Tuesday, 8 March 2016

[#2] Hannah Meyer, ‘Gender, Jewish Creditors, and Christian Debtors in Thirteenth-Century Exeter’ in Cordelia Beattie and Kirsten A. Fenton (eds.), Intersections of Gender, Religion and Ethnicity in the Middle Ages (Basingstoke, 2011), pp. 104-124.

Nota Bene: I will get this review properly referenced in the next few days but wanted to get it uploaded today in order to mark International Women's Day.

While the role of the medieval Anglo-Jewess in medieval society was first considered by Michael Adler (1939), it was not until R. B. Dobson shone light on the topic once more, during the 1990s, that interest in Jewish women in medieval England began to take off. Despite the pioneering work of Dobson, and subsequently Suzanne Bartlet (Bartlet: 2000, 2003, 2009), it was not until Hannah Meyer completed her PhD research that the role of the medieval Anglo-Jewess, that the position of Jewish women in medieval England truly began to be understood. In section one of her thesis, Meyer used an empirical analysis of the evidence relating to the Jewish communities of Exeter, Norwich and York, and the chapter being reviewed here effectively summarises her conclusions on the Exeter Jewry. A theme of this chapter, which is enunciated much more clearly in her thesis, is the argument that Professor Jordan’s conclusions about gendered moneylending practices in thirteenth-century Picardy (namely that women tended to lend small amounts to other women and that men conducted the main business) should not, and cannot, be applied by historians as representative of European lending practices as a whole (Jordan: 1978). While I have a number of problems with this chapter, which I outline below, Meyer nevertheless makes a convincing case that gender did not really impact upon Jewish moneylending practices in thirteenth-century Exeter. She does this in several key ways. In terms of creditors, Meyer demonstrates that Jewish males and females loaned money to Christians at all levels (from small to large loans) thus suggesting that there was no gendered aspect to Jewish moneylending in thirteenth-century Exeter. From the point of view of the debtors, Meyer further highlights that familial connections and historical relationships played a much stronger role in moneylending practices than gender did. Moreover, Meyer demonstrates that this was not just an urban phenomenon but was also representative of rural borrowers as well and also that this was true at all social levels thus demonstrating a much more nuanced understanding of Jewish moneylending that the monochrome, and reductionist, division between ‘men’ and ‘women’.

                That being said, I do have some fundamental problems with specific apects of Meyer’s piece. First, and foremost, is the argument which she first advanced in her PhD thesis, that the Expulsion merely accelerated a process which was already underway. That is to say, Meyer contests that as a result of the heavy taxation and anti-Jewish legislation which was passed in the decades prior to the Expulsion, many Jews had already left England and so, when it came, the Edict of Expulsion merely ensured that the Jews as a whole left England. I have two major problems with this argument.  First, I agree with Robin Mundill’s conclusion that medieval Anglo-Jewry was showing signs of economic recovery by 1290 (Mundill: 2000) and as such can see no reason to suggest that the decline in the Jewish population would have continued after 1290. Second, Meyer fails to substantiate the argument that the decline of the Anglo-Jewish population came about as a result of emigration rather than other internal factors and internal movement (something which she also fails to address in her PhD thesis). Another facet of Meyer’s argument on this point is her suggestion that the reason that Jewish women became more prominent in the business records after 1275 was as a result of the fact that the Jewish men emigrated to start the process of relocating with the intention of the women joining them subsequently. This argument seems to suggest that Jewish women were thus filling the vacuum in business which their husband’s had left. However, as the work of historians like Michael Adler, R. B. Dobson, Suzanne Bartlet, Victoria Hoyle and Meyer herself have all demonstrated, Jewish women in medieval England were not merely passive observers but could play as active a role in business as their male brethren. My final problem with this chapter, or rather the final one that I am going to spell out here, is Meyer’s willingness to accept that in 1290 there was only one Jewish property, still owned by a Jew, in Exeter. This seems to me to be unlikely as it would suggest a much more rapid decline in the Exeter Jewry than can be accounted for, even if you do not question all the points that I have challenged above, and as such I think that it is much more likely that those responsible for recording the Jewish properties in Exeter merely omitted the other Jewish properties so that they could claim the profits for themselves – certainly we know that Hugh of Kendal did this more generally.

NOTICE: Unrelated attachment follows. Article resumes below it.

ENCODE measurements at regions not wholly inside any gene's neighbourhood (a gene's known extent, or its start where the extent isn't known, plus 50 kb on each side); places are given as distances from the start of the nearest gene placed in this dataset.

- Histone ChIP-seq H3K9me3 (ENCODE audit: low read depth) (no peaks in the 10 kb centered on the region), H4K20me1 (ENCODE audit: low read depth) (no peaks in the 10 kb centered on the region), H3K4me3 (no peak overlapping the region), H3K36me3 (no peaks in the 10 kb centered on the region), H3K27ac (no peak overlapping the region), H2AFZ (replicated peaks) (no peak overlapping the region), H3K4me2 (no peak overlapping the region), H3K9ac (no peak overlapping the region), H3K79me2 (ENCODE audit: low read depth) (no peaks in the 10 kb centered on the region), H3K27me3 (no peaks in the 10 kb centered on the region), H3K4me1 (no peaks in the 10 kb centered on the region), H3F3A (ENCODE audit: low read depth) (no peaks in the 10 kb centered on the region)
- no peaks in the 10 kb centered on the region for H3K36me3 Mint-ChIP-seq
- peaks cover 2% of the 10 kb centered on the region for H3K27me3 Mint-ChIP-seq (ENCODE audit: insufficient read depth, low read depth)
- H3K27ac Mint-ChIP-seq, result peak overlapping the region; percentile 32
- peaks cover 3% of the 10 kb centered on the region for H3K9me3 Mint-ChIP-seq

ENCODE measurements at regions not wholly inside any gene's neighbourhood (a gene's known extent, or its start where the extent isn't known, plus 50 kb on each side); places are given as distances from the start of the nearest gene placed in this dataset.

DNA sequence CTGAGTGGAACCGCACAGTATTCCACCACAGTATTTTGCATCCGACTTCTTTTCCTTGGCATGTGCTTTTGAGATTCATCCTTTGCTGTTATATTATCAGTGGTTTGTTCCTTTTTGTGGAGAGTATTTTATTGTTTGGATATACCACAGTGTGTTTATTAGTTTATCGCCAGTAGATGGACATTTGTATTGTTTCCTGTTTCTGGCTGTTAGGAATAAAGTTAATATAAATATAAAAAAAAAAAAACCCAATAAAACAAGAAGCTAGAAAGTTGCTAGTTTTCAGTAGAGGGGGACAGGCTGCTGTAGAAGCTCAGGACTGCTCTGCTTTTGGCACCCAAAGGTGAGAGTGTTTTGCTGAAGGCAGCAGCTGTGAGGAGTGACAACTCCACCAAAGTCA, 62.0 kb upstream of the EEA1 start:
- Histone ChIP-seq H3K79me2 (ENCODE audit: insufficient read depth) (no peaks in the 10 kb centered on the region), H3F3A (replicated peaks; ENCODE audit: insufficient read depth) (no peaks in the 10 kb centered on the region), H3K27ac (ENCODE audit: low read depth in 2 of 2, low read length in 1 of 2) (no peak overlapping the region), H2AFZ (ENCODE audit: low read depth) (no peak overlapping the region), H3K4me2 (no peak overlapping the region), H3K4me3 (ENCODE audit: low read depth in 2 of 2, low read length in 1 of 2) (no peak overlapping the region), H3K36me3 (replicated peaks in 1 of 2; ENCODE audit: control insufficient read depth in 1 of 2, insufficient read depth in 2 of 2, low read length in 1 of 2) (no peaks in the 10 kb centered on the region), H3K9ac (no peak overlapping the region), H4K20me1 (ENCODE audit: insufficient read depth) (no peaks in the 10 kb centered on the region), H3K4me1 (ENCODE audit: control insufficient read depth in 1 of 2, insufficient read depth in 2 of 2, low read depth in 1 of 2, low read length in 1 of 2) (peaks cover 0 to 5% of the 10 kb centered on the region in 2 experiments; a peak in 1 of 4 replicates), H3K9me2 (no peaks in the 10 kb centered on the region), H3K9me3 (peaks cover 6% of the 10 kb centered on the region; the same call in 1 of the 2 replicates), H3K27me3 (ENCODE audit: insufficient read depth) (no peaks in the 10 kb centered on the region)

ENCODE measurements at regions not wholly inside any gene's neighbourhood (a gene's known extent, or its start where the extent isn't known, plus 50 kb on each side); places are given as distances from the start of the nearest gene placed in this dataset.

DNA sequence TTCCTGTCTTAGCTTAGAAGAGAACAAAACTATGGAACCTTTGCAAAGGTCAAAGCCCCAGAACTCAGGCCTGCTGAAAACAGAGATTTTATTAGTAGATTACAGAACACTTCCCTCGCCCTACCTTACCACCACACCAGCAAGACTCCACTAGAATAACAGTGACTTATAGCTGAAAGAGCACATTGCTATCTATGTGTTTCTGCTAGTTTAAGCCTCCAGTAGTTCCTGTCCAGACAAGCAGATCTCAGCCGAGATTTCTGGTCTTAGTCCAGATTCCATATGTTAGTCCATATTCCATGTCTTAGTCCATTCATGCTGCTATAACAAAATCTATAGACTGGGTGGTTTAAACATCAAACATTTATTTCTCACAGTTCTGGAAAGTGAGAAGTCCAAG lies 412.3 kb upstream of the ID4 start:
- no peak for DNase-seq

Having said all of that, the issues which I raise are of a historiographical nature and naturally are subject to individual interpretations. It is therefore important to note that I do not take any issue with the fundamental arguments which Meyer advances about the gendered characteristics of Jewish moneylending in thirteenth-century Exeter. Therefore, this chapter is important reading for anybody interested in the role of gender in the Jewish communities of medieval England, particularly for those who do not have access to Meyer’s unpublished PhD thesis (which I would also highly recommend).

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